Back in 2001 – while an incredible talented, young, and successful Gartner analyst – I wrote a research note introducing the concept of Customer Feedback Systems.
In it I wrote about how feedback was poorly done as stand-alone surveys or outsourced entirely to market research firms (that in turn took too long to deliver insights) and that it never really looked at the bigger issue: how to coordinate and integrate the existing data with the data collected via surveys.
Through a couple of naming conventions and work done with Perseus and Jeffrey Henning we finally settled on EFM (Enterprise Feedback Management) as the name for the solution. The birth of the EFM market was simple and unassuming.
Fast forward five years, and 2006 saw me fielding 10-12 inquiries about EFM a day, and the market grow from non-existing to nearly $100 million in software sales and related fees. Fast forward another five years, and the market had been changed from EFM to VoC and was nearing $250-300 million in software sales and related fees – and began to slow-down in adoption. I even had to come to the defense of the market in a blog post.
While the growth had not stalled, it was certainly beginning to slow down considerably and adoption of VoC was not as interesting as it had been for EFM. What was the change? Why did organizations began to slow down adoption? What did the future hold for EFM and VoC?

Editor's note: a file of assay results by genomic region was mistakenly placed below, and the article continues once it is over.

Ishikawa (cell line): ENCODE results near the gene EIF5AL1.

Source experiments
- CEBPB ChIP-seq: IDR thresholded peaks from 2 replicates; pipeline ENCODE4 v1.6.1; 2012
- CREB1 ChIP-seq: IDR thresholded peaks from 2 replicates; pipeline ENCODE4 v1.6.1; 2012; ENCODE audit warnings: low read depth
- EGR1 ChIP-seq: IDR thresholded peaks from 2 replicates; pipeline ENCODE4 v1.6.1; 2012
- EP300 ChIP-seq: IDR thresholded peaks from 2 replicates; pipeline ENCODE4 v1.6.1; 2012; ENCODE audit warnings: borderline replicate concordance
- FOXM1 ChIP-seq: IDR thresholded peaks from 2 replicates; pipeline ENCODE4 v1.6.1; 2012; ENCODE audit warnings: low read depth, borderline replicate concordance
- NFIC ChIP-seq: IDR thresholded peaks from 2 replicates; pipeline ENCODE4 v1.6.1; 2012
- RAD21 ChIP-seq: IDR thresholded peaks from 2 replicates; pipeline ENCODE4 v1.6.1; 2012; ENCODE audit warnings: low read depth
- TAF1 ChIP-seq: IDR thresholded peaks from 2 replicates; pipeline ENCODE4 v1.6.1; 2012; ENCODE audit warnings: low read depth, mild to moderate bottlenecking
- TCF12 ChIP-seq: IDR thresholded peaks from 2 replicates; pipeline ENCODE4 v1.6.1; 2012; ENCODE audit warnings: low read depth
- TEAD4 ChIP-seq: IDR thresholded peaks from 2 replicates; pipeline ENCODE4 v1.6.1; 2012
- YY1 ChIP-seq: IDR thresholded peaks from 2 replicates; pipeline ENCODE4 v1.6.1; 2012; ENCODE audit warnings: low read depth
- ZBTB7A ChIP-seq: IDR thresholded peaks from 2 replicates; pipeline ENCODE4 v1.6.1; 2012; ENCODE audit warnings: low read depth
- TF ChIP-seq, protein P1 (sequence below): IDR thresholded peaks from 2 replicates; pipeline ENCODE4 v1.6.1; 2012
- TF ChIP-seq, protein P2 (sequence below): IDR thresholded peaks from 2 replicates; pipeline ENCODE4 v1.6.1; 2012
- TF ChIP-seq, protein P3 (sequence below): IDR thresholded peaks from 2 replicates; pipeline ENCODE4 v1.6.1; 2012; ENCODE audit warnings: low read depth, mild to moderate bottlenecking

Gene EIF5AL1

I have been researching the market from the beginning and I can honestly say that the future is bright as it ever was, it not brighter, and that the major shift in vendor behavior the past four years is responsible for it.
I am writing a detailed report on the new realities of Feedback, EFM, and VoC now that we saw a major change in data collection, analysis, and integration into everyday processes. I have met and talked to the relevant vendors and consultants, interviewed many practitioners, and discussed the perspectives with analysts and pundits – and am ready to publish my findings.
Although this won’t be for another four-to-six weeks, I participated in a panel earlier this year at Allegiance’s VoCFusion conference where I shared the major findings so far – and they are very interesting.
Watch this video summary of that conference, whet your appetite for the future of Feedback, and let me know if you have something you want to contribute or discuss on this topic. Happy to engage and extend my knowledge.
Anything you want to add? Comment box is below…
(Cross-posted @ thinkJar)